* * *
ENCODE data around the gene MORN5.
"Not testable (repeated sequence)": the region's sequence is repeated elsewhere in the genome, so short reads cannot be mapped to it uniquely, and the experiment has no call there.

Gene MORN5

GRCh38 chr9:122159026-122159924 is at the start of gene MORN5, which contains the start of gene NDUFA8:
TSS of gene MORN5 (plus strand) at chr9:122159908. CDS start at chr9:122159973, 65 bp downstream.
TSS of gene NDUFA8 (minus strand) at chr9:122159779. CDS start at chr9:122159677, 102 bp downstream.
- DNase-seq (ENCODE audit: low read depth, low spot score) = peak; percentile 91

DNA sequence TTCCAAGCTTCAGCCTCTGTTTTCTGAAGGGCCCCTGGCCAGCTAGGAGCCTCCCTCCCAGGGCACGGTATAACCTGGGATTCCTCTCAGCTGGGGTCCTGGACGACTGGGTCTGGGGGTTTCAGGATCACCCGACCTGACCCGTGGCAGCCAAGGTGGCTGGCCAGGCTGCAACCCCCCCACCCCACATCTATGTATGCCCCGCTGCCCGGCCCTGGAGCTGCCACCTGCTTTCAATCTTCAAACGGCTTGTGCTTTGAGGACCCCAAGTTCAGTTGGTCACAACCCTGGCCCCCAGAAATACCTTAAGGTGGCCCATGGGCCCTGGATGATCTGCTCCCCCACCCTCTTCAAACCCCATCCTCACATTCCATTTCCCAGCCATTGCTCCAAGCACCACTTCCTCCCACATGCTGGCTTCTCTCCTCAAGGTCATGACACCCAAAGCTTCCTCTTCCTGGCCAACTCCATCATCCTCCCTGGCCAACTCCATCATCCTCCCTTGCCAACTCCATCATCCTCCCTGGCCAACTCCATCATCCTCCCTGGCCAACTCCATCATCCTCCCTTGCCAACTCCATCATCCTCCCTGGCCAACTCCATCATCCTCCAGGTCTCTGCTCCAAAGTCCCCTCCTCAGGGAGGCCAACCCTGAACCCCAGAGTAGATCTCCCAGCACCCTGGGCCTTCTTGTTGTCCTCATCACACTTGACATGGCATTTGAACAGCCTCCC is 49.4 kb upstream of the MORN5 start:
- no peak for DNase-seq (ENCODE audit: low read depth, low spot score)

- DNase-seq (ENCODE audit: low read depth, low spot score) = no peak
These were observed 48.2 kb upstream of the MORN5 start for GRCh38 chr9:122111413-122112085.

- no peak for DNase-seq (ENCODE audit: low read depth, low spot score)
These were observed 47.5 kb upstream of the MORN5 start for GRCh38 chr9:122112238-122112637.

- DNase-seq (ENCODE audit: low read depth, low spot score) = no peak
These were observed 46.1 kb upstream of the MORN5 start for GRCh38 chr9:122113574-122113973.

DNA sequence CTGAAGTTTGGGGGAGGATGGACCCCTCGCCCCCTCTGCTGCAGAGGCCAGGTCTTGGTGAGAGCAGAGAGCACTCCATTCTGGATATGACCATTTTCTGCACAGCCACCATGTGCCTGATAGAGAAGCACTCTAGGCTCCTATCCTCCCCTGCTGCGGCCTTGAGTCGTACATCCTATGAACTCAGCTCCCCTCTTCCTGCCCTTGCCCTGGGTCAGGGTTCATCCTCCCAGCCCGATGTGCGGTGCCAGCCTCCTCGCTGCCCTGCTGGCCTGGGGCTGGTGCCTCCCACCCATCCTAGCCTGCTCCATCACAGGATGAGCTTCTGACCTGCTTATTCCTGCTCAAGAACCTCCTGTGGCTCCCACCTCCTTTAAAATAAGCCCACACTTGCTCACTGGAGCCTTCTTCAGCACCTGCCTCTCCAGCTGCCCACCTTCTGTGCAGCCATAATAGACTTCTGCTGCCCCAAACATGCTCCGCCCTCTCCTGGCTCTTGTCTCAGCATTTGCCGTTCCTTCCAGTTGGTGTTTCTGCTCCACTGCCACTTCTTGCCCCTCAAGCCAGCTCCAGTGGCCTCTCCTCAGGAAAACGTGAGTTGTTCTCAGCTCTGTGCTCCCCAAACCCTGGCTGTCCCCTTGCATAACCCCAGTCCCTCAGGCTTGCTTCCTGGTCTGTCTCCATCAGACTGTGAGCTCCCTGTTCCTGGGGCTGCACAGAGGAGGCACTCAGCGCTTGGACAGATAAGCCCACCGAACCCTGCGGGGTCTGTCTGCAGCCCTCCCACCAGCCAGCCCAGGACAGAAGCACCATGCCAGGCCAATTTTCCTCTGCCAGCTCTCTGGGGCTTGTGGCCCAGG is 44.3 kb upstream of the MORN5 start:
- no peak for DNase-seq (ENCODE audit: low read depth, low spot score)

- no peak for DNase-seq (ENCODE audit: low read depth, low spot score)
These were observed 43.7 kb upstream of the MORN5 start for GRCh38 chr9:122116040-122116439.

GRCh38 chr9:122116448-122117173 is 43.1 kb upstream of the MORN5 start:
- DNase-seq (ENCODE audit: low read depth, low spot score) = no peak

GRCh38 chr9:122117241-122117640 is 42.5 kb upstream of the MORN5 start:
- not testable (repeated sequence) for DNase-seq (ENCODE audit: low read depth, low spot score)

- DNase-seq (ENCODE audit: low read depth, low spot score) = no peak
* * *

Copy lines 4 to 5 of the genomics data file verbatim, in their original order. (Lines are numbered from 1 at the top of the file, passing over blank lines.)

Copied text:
GRCh38 chr9:122159026-122159924 is at the start of gene MORN5, which contains the start of gene NDUFA8:
TSS of gene MORN5 (plus strand) at chr9:122159908. CDS start at chr9:122159973, 65 bp downstream.